The Scottish Environment Protection Agency (SEPA) was established on 1st April 1996 under the provisions of the Environment Act 1995. SEPA has duties which include the following:


  • To control discharges to surface waters and groundwaters by the issue of legally binding consents;
  • To conserve water resources as far as possible;
  • To promote conservation and enhancement of the natural beauty and amenity of controlled waters and associated flora and fauna.


  • To control atmospheric emissions from certain types of process, which are prescribed in Regulations, and which are expected to have a medium pollution risk by means of a legally binding 'authorisation';

Integrated Pollution Control

  • To control discharges (to land, air and water) from larger and more complex 'prescribed' processes through Integrated Pollution Control (IPC) authorisations;


Responsibilities for the management of waste in Scotland are shared by SEPA and local authorities. SEPA has specific duties to produce a national waste strategy and for the licensing of waste disposal sites.


To register the keeping and use of radioactive substances and to authorise disposal of radioactive waste from all users, including nuclear establishments in Scotland. SEPA undertakes environmental monitoring for radioactivity in Scotland.

SEPA's duties for water quality in the marine environment are to control discharges to surface waters (which include tidal waters out to the three-mile limit) by issuing discharge consents, to control prescribed processes through IPC authorisations and to authorise disposal of radioactive wastes.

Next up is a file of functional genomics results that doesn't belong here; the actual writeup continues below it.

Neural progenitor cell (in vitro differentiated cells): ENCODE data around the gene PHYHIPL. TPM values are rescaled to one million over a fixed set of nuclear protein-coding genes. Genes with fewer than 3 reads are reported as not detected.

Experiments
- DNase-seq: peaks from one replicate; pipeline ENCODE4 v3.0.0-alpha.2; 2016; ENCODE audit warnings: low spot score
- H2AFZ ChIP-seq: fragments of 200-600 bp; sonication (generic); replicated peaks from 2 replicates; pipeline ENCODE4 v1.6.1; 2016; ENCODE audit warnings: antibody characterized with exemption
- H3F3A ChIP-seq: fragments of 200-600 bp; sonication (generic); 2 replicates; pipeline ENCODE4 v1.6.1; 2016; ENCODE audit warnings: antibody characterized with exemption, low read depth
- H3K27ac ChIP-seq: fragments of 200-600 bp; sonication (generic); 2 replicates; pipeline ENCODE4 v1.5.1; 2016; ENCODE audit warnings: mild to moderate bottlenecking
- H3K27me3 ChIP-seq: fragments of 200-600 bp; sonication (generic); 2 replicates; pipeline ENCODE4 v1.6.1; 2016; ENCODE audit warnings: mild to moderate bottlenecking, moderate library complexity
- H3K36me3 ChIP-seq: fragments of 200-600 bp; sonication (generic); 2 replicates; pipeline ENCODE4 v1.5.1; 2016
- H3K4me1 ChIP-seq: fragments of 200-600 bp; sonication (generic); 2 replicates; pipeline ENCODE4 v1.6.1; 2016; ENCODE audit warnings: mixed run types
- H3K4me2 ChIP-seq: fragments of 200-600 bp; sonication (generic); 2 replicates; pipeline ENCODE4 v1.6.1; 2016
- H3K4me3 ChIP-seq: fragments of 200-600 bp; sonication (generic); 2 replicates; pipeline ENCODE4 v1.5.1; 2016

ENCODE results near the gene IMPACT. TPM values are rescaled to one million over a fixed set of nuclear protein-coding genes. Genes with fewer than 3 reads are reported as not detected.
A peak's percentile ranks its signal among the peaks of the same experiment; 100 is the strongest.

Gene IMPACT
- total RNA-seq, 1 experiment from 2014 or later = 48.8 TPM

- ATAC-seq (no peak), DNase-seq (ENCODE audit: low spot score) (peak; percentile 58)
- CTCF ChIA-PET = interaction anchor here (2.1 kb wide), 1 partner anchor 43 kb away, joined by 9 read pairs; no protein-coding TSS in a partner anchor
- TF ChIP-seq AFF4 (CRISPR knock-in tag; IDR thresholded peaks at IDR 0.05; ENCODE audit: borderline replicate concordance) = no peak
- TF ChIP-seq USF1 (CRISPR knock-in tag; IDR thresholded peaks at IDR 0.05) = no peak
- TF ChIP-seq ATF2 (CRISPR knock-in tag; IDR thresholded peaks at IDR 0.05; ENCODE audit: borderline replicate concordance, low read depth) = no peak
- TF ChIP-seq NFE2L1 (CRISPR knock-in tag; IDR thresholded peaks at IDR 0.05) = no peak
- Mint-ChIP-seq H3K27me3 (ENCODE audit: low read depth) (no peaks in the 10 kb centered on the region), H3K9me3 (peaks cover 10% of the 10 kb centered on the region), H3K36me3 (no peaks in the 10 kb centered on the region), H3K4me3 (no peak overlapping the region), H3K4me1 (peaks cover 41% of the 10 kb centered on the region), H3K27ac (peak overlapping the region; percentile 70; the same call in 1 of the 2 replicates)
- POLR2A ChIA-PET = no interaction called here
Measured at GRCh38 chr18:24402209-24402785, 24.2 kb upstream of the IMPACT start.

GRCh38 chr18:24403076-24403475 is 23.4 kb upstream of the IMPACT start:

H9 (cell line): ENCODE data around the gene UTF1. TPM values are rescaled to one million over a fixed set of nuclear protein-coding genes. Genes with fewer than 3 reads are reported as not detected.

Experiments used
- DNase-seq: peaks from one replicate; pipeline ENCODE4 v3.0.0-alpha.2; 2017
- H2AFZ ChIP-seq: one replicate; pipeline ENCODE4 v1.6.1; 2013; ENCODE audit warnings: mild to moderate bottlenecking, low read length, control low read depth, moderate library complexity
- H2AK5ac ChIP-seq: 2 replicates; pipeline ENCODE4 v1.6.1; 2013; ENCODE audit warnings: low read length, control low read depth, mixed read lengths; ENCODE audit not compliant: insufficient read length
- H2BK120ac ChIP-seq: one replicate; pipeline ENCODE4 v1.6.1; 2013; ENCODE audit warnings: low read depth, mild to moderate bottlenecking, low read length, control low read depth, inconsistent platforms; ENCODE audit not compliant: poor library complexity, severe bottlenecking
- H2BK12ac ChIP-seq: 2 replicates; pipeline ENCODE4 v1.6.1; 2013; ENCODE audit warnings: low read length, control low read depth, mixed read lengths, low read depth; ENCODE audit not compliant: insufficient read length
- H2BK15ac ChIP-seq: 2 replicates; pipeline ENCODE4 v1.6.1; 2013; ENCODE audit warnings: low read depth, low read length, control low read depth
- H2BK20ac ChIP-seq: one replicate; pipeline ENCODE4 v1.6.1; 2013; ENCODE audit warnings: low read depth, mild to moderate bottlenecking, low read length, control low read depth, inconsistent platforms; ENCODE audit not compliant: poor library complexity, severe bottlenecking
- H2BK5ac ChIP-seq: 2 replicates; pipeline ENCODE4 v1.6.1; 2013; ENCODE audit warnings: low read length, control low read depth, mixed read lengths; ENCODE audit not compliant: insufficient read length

Scottish Executive Rural Affairs Department (SERAD)

The main responsibilities of the Department in relation to water quality in the marine environment are:

  1. Policy responsibility for the quality of the environment in Scotland;
  2. Licensing of the deposit of wastes and other substances at sea under Part II of the Food and Environment Protection Act (FEPA) 1985;
  3. Statutory consultee in the consent setting process for discharges from pipelines to sea.

SERAD has policy responsibility for the quality of the marine environment and is the sponsoring department for SEPA. SEPA is responsible for decisions relating directly to water quality in the marine environment.

SERAD is the competent authority for the issue of licences under Part II FEPA 1985. The decision-making process is similar to that operated by MAFF.

SERAD is a statutory consultee for consent applications for discharges to tidal waters and is responsible for ensuring that fisheries interests and other genuine uses of the sea are not compromised.

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